Moocs may cut out recruitment middle man

March 7, 2013

Free online courses may help universities to recruit more overseas students directly by helping to forge links with potential applicants, universities and science minister David Willetts has told an international conference.

Speaking at the main opening of Going Global, in Dubai on 5 March, Mr Willetts said higher education institutions should consider how massive open online courses could be harnessed to boost their physical intake.

He told the audience at the conference, the British Council’s major annual event for higher education leaders around the world, that online courses could “weaken the power of agents”.

Traditionally such agents have been a key method for UK universities to recruit international students from their home countries.

“We may see students start to study in their home country and then study abroad at an institution that is familiar with their performance online,” he said.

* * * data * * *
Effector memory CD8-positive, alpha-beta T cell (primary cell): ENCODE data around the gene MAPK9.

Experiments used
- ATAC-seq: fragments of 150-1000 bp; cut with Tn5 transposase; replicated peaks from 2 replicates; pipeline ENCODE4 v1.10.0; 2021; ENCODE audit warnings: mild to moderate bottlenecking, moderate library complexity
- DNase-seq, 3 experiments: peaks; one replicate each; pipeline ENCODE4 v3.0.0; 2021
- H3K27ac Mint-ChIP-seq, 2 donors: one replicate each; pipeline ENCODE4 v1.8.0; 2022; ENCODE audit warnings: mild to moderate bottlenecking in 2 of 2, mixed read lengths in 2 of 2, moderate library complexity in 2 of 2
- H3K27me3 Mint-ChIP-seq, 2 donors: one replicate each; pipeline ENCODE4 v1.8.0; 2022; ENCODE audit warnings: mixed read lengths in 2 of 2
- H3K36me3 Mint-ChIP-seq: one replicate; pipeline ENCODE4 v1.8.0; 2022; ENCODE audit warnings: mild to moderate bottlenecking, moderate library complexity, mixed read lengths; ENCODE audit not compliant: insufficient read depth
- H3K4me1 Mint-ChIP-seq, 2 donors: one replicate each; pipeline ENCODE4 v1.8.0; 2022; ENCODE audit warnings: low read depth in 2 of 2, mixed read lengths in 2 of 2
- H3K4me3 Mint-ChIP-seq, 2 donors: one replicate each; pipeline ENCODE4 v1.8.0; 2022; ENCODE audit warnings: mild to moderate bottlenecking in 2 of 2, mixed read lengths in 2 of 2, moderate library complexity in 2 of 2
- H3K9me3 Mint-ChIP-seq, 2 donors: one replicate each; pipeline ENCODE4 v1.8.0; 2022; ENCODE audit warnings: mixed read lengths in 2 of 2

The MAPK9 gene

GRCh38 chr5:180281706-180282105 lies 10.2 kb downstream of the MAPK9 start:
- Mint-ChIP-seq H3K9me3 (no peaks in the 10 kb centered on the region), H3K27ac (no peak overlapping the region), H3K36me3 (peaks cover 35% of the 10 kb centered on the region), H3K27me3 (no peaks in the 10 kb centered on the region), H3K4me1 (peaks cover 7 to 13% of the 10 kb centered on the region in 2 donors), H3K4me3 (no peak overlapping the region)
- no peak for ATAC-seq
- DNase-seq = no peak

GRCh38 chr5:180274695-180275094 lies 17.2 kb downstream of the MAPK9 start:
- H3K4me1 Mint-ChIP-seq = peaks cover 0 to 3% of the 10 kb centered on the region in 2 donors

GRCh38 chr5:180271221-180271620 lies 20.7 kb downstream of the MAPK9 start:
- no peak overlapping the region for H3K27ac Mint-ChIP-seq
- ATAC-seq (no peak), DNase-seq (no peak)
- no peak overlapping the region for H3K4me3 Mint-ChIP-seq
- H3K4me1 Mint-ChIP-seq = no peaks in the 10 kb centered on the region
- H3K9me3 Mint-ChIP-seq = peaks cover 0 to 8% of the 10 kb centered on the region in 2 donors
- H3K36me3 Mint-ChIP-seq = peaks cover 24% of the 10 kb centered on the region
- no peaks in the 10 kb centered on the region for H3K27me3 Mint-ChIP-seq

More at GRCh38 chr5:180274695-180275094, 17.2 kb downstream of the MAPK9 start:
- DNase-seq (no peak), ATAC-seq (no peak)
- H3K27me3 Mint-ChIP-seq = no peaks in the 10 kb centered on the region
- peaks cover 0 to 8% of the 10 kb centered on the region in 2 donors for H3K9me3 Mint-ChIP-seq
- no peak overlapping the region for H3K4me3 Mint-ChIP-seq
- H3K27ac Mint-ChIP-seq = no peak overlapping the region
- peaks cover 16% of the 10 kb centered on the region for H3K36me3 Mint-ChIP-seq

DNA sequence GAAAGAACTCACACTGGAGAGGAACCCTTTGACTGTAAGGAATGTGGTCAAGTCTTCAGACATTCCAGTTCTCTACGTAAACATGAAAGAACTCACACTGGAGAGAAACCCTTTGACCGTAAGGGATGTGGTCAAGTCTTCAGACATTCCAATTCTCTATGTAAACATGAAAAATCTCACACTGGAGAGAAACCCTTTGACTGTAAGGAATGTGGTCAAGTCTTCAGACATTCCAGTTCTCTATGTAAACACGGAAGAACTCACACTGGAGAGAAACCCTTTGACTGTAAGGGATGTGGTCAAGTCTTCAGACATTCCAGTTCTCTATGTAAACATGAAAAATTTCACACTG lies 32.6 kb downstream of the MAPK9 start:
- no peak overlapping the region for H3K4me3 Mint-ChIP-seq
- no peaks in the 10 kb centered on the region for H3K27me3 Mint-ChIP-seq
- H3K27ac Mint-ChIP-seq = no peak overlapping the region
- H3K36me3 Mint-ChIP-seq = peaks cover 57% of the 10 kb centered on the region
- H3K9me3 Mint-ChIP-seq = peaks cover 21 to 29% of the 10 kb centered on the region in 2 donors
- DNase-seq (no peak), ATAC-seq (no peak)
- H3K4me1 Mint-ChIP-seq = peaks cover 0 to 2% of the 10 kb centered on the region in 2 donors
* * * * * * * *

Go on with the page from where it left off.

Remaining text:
However, Mr Willetts said universities needed to think carefully about their online provision.

“Some [courses] are little better than filming a university lecture and putting it online - that does not convey the value-added [quality] of higher education,” he said.

Mr Willetts also praised the United Arab Emirates for helping foreign universities to establish overseas branch campuses in the state, where there are 37 such institutions.

“This is the right place to hold our conference as the UAE [has] here the single greatest concentration of [overseas] campuses in the world,” he said. “This is global higher education in microcosm.”

Meanwhile, Jo Beall, director of education and society at the British Council, told the opening of the conference that recent research highlighted the importance of international cooperation between higher education institutions.

“The vast majority of Nobel prize winners have studied at some point outside the country of their birth,” Professor Beall said.

“The most cited [research] papers are also those research collaborations between international authors,” she added. “It is in all of our interests to work in collaboration with others.”

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